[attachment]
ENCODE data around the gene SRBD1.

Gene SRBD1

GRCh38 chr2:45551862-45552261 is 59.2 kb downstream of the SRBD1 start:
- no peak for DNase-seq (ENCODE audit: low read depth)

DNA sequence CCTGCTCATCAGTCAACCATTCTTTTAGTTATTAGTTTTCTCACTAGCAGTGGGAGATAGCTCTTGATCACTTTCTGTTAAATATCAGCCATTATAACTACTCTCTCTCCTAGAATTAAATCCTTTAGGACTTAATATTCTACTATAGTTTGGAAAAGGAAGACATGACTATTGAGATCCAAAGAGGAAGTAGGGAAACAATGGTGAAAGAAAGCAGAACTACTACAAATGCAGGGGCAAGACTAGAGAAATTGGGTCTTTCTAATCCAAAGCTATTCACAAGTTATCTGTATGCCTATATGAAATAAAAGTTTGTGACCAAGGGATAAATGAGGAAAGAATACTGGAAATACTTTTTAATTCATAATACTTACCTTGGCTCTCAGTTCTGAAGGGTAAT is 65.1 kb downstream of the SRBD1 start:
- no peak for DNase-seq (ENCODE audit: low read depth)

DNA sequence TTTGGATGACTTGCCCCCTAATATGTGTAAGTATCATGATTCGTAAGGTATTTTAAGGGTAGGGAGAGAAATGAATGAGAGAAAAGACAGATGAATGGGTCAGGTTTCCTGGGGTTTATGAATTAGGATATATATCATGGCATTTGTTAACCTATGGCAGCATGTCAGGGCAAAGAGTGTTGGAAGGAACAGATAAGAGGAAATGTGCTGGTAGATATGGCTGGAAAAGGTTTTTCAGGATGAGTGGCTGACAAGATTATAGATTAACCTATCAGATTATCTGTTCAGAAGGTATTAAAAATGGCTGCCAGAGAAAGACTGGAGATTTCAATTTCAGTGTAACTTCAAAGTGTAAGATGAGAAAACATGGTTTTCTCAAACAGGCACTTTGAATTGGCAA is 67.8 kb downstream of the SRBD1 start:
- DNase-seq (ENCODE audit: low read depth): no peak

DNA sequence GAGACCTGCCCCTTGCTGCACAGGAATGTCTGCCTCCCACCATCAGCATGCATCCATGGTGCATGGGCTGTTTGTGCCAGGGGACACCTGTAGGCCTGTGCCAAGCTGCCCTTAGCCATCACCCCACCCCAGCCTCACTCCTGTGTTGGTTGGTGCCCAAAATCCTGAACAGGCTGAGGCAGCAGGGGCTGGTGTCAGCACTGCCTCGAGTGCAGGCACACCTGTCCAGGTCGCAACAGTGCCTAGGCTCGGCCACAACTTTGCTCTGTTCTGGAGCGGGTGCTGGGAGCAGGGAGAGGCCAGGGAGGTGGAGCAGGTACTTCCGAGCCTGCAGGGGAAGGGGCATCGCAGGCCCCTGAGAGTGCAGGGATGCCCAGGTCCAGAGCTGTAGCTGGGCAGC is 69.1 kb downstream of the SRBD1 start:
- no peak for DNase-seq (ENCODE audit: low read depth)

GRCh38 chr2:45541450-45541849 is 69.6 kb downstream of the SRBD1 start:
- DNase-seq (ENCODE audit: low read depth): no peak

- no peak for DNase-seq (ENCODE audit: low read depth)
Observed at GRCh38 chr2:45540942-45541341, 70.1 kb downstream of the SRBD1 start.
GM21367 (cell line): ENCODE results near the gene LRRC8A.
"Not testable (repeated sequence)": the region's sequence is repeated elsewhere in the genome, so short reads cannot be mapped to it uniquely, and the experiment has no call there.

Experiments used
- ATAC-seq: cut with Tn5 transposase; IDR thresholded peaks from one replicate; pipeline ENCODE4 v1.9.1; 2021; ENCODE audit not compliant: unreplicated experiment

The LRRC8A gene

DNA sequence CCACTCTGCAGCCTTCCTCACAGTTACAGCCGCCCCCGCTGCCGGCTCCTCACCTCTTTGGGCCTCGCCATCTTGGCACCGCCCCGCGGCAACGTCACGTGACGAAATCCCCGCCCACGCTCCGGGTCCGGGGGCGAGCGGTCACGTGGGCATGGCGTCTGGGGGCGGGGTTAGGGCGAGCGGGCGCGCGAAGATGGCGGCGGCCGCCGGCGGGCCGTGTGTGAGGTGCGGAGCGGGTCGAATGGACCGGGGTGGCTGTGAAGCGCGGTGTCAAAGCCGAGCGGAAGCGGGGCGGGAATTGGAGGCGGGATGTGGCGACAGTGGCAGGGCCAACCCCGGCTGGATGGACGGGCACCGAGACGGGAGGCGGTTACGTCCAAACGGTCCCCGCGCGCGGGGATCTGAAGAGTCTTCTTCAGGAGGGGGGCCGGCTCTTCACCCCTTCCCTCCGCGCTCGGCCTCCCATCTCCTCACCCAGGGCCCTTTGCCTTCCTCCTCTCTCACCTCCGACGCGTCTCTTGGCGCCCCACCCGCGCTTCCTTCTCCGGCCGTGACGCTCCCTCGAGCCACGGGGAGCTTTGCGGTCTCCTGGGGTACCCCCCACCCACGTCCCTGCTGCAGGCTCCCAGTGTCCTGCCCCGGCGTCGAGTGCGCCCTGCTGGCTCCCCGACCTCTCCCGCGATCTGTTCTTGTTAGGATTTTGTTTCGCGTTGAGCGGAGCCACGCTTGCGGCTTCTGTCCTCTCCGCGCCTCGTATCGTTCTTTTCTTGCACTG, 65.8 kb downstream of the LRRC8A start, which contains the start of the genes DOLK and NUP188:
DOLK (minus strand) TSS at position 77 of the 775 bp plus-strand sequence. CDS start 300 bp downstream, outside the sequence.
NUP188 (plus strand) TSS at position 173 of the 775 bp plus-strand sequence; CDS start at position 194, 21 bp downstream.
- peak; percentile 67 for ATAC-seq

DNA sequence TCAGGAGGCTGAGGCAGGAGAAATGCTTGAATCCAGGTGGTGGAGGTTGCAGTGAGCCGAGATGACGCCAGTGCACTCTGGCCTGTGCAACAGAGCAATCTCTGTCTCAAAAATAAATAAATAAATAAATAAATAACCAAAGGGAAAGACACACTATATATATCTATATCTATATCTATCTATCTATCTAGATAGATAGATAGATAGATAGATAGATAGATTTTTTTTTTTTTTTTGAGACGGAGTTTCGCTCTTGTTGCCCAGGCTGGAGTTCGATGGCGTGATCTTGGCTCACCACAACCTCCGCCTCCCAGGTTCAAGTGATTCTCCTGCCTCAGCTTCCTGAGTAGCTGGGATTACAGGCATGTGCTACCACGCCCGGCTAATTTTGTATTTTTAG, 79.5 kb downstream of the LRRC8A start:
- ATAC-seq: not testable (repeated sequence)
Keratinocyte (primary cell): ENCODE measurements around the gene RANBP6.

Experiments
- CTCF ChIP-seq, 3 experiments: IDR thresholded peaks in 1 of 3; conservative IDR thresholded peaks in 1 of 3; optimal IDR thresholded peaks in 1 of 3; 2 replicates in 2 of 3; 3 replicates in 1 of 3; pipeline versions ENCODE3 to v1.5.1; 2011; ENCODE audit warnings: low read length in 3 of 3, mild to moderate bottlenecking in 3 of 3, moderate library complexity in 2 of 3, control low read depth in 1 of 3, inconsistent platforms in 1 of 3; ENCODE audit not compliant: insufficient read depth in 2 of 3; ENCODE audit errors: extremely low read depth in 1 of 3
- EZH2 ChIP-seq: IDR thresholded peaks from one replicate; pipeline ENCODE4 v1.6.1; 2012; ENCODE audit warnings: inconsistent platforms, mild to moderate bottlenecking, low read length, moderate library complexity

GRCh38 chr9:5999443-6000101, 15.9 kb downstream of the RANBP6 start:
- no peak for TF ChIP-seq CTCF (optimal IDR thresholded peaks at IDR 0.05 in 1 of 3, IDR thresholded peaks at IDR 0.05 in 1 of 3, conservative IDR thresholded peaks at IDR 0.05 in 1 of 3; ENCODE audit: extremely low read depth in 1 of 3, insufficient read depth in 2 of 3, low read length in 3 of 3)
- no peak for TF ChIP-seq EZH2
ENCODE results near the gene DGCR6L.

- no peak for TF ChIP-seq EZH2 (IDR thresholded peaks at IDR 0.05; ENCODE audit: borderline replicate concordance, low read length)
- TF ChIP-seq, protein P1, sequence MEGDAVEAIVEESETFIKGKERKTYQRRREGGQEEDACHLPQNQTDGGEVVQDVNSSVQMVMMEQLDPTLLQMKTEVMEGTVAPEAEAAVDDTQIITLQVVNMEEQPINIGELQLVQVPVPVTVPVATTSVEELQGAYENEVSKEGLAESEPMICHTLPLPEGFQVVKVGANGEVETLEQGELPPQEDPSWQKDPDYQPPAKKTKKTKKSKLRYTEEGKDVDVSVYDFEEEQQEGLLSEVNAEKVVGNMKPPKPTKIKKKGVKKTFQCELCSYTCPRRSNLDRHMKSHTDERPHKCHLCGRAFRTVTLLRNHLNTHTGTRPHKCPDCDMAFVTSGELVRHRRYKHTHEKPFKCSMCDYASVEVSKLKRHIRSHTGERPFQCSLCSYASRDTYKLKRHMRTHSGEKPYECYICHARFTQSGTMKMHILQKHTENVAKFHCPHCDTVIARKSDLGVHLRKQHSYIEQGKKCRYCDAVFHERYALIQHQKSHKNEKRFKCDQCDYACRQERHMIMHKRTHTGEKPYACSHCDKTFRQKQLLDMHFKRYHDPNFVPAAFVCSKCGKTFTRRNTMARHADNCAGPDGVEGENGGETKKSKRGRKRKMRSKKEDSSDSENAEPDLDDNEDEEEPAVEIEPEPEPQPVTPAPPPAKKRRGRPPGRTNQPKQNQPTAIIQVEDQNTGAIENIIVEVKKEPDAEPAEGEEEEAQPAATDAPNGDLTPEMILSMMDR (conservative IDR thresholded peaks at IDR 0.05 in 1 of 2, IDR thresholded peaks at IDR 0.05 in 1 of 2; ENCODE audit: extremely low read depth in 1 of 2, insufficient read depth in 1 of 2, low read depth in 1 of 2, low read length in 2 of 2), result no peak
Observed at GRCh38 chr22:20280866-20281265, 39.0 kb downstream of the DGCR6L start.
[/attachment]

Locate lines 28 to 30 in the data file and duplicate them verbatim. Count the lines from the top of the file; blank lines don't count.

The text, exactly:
- CTCF ChIP-seq, 3 experiments: IDR thresholded peaks in 1 of 3; conservative IDR thresholded peaks in 1 of 3; optimal IDR thresholded peaks in 1 of 3; 2 replicates in 2 of 3; 3 replicates in 1 of 3; pipeline versions ENCODE3 to v1.5.1; 2011; ENCODE audit warnings: low read length in 3 of 3, mild to moderate bottlenecking in 3 of 3, moderate library complexity in 2 of 3, control low read depth in 1 of 3, inconsistent platforms in 1 of 3; ENCODE audit not compliant: insufficient read depth in 2 of 3; ENCODE audit errors: extremely low read depth in 1 of 3
- EZH2 ChIP-seq: IDR thresholded peaks from one replicate; pipeline ENCODE4 v1.6.1; 2012; ENCODE audit warnings: inconsistent platforms, mild to moderate bottlenecking, low read length, moderate library complexity

GRCh38 chr9:5999443-6000101, 15.9 kb downstream of the RANBP6 start: